Entertaining and re-readable.
Derek Jacobi is an excellent actor but not really the best for this sort of task. His English accent is too high-brow for the main character, and his "American" accent is just weird.
A good story, based upon solid history.
author of Lowcountry Legend's series
This is from 1950's and I believe started the whole, Richard the Third wasn't such a bad guy revolution. So it was written way before they found his body, but its a delightful romp on what Britain holds as sacred and done well. If you like history, but wonder about the sanity of historians, you will love this.
Obsessive reader, 6-10 books a week, chosen from Member reviews. Fact & fiction, subjects from the Tudors to Tookie, Harlem to Hiroshima, Huey Long to Huey Newton. In-depth fair reviews - from front to BLACK!!!
No. The book is confusing and doesn't make sense.
It would take more that this book to turn me off from my most favorite genre.
Jacobi is a good narrator but this approach to the storytelling of a well-documented historical event is not.
Please don't! One time was painful enough!
I seem to be in the minority among the reviewers. But I just didn't get why the author thought this was an interesting way to write the story of Richard III. While the narrator is good, he reads this book a bit too fast. Many times I found myself not having a clue to what was going in. That was a bit discounting since fact and fiction books based on well-documented history are my favorite. Especially when it comes to English history. I love the genre and I own over 750 hard copy and audiobooks about it. However, this book was the worse I've ever read on this subject.
I listened to this book at the same time I was reading the book TUDOR ROSE - the story of Richard III and how the Tudor Dynasty began - and of course the murder/disappearance of his 2 nephews. I found it very interesting and the case The Daughter of Time presents is compelling and will definitely cause one to stop and think - Who Really did benefit from the murder of the two boys and why.
This book had great potential, but it was slightly too packed with detail of the lineages of the Plantagenets and Yorks. A little more characterization of the two modern people in the book would have softened and filled it out nicely. I love Derek Jacobi, but his American accent was painful. I would rather he had just spoken in his own voice and let me use my imagination. Listening to an "off" American accent is off-putting.
Retired teacher of literature with an interest in religion and in science and in history. I have loved reading for 50 years.
I wanted to like this book because it was recommended by a friend whose judgment I value. But the story seemed to get bogged down in lots of irrelevant details that did not seem to advance the plot. I got bored and distracted. I only listened for a hour or so, and just gave up.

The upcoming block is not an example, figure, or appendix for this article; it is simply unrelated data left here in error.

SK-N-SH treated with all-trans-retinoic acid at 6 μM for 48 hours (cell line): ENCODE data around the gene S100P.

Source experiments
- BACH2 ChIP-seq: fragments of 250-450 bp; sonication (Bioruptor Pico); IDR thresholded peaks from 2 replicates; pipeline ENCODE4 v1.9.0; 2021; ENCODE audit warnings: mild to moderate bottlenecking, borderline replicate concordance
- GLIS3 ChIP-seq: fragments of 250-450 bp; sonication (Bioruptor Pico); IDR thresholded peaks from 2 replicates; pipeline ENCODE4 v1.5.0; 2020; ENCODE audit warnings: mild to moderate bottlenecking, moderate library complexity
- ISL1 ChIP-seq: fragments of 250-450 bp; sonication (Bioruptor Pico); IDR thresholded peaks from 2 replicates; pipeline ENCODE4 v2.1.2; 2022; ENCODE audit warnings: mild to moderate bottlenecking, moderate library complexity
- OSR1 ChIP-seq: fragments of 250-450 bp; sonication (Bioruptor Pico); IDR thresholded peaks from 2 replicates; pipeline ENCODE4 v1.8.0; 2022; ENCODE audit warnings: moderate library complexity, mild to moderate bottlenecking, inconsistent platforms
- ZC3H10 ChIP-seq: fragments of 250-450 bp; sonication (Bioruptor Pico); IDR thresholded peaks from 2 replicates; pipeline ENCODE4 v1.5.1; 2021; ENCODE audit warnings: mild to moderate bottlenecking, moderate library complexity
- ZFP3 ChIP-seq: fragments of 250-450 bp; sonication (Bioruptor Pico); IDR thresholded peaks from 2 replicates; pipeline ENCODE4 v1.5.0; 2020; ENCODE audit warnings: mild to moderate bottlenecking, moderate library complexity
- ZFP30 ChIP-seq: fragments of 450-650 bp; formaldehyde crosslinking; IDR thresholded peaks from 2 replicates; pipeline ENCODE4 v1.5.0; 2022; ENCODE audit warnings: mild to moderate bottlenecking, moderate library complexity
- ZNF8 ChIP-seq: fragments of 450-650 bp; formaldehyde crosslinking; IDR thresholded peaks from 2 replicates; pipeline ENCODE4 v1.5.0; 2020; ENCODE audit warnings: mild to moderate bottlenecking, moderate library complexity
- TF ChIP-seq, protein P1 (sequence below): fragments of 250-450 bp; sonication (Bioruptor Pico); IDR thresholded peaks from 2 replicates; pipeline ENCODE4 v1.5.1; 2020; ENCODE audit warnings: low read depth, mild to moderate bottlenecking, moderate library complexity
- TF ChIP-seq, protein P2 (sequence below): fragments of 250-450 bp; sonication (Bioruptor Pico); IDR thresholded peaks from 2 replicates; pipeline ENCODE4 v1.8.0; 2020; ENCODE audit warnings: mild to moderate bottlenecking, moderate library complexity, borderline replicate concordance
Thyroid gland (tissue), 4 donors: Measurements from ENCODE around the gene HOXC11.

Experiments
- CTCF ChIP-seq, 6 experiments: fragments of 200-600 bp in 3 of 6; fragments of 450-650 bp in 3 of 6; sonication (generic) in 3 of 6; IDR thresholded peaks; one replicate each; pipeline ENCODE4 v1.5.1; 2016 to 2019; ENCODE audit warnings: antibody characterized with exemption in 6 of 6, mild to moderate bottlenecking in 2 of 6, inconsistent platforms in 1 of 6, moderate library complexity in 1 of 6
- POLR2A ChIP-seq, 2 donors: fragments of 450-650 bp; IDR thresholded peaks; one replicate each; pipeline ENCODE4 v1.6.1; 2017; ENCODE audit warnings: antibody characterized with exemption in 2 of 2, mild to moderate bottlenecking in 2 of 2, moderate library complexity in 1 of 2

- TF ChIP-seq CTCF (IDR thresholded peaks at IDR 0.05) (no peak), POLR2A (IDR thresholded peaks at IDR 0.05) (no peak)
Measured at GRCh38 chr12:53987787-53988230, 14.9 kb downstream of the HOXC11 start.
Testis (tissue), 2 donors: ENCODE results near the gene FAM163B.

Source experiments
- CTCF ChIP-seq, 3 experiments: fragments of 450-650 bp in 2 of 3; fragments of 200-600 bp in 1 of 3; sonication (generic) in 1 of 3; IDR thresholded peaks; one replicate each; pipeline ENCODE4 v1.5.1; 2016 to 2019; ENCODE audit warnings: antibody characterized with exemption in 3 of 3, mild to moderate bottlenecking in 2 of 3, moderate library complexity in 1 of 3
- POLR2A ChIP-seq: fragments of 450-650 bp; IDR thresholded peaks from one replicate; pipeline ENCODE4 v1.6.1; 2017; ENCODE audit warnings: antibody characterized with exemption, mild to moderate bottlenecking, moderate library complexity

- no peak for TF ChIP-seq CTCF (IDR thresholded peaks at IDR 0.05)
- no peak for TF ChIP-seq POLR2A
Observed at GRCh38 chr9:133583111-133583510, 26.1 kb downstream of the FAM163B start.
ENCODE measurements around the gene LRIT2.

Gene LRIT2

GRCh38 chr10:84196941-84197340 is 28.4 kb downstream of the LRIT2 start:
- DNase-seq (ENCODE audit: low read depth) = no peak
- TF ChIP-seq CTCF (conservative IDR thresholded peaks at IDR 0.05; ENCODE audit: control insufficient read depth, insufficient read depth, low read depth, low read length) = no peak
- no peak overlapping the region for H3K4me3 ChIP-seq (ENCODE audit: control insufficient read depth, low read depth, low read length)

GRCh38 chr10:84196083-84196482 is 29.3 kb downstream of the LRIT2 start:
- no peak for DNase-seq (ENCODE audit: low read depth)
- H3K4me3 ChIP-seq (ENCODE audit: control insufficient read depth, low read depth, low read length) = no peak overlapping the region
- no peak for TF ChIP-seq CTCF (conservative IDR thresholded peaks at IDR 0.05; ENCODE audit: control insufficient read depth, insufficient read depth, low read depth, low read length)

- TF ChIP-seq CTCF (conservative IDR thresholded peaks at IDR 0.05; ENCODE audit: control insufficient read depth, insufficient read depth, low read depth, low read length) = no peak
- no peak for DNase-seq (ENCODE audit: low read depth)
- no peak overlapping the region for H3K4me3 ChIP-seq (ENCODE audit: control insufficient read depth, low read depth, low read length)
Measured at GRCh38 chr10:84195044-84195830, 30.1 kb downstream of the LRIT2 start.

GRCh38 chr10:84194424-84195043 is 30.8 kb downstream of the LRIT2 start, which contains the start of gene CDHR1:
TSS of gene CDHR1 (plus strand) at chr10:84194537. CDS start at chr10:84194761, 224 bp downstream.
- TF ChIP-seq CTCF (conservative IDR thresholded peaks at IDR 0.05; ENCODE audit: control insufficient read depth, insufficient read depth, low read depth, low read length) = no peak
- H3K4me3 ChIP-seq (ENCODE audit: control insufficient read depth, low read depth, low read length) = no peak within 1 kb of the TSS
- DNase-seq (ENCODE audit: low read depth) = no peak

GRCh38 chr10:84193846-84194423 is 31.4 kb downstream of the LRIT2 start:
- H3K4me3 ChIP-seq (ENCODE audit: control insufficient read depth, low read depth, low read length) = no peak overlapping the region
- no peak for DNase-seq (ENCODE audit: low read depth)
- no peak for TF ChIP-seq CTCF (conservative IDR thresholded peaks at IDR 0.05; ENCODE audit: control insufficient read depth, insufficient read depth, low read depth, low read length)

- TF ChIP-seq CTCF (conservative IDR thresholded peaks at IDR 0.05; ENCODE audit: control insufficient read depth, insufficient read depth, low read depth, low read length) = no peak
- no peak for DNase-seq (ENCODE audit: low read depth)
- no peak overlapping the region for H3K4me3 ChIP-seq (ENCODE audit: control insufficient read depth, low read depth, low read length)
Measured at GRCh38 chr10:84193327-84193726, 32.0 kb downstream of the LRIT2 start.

It puzzles me, that of all Josephine Tey's books, this is the one that would make it to Audible. It's one of her least accessible, and unless you have some grounding in English history of the 15th century, hard to follow when listening 30 minutes at a time.
Narrator was good, and at times very good, although he struggled a bit with the American and Gloucestershire accents.
I can't really comment on the story itself because Jacobi's terrible Boston accent was so bad that it gave me a migraine less than halfway through. It was too distracting to even follow the narrative. It's a shame; I usually enjoy Jacobi's work. But this was just terrible.
Yes, I would definitely recommend it. We read this book in my book club and all of the members enjoyed it. I read the book as well as listened. It was a bit complicated as a listen; there are many details about history that were a bit challenging to keep straight. The family trees in the beginning of the printed version were very necessary for me to keep things straight.
It's quite unique as far as I know - I can't think of another book quite like it.
This was the first book I have heard with Derek Jacobi as a narrator. Just as wonderful as I expected, with just one flaw - his American accent (for one of the characters) was surprisingly poor. I was wishing he might take lessons from Hugh Laurie. Other than that, his narration was beautiful, of course.
If you like police procedurals and history, this book combines them beautifully. Josephine Tey's style is smart, artful, and enjoyable.
Say something about yourself!
Yes, I read The Daughters of Time as a History student. Listening to the story made it even better.
Marta Hallard is my favorite character.